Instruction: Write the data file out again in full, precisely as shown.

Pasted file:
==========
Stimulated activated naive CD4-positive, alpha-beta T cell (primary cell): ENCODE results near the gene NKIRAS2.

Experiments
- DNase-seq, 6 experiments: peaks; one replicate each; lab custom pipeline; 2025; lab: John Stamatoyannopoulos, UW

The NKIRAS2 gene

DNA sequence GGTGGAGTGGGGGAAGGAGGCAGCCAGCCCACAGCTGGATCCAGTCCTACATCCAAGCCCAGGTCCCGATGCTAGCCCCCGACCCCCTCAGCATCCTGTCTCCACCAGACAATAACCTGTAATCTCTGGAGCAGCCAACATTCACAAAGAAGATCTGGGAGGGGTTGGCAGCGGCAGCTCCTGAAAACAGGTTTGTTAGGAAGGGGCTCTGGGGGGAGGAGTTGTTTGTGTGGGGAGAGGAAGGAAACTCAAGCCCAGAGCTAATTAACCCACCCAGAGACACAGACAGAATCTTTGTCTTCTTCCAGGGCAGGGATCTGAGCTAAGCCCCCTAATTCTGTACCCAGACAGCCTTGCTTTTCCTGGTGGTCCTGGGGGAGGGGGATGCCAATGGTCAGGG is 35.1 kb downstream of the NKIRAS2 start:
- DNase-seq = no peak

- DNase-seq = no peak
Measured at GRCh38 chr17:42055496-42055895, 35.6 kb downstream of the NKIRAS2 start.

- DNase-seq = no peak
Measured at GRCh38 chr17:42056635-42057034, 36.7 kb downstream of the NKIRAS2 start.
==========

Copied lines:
Stimulated activated naive CD4-positive, alpha-beta T cell (primary cell): ENCODE results near the gene NKIRAS2.

Experiments
- DNase-seq, 6 experiments: peaks; one replicate each; lab custom pipeline; 2025; lab: John Stamatoyannopoulos, UW

The NKIRAS2 gene

DNA sequence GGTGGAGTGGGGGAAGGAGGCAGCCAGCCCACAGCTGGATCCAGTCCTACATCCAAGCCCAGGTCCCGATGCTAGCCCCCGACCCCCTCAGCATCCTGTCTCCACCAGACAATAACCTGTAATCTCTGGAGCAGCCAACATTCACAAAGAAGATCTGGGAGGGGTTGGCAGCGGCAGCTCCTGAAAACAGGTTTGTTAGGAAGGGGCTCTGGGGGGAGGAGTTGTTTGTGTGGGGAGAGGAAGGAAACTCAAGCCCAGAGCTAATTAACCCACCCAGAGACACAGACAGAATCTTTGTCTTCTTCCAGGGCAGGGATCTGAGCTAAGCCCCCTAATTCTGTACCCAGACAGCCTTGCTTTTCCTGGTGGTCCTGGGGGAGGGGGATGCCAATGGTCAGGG is 35.1 kb downstream of the NKIRAS2 start:
- DNase-seq = no peak

- DNase-seq = no peak
Measured at GRCh38 chr17:42055496-42055895, 35.6 kb downstream of the NKIRAS2 start.

- DNase-seq = no peak
Measured at GRCh38 chr17:42056635-42057034, 36.7 kb downstream of the NKIRAS2 start.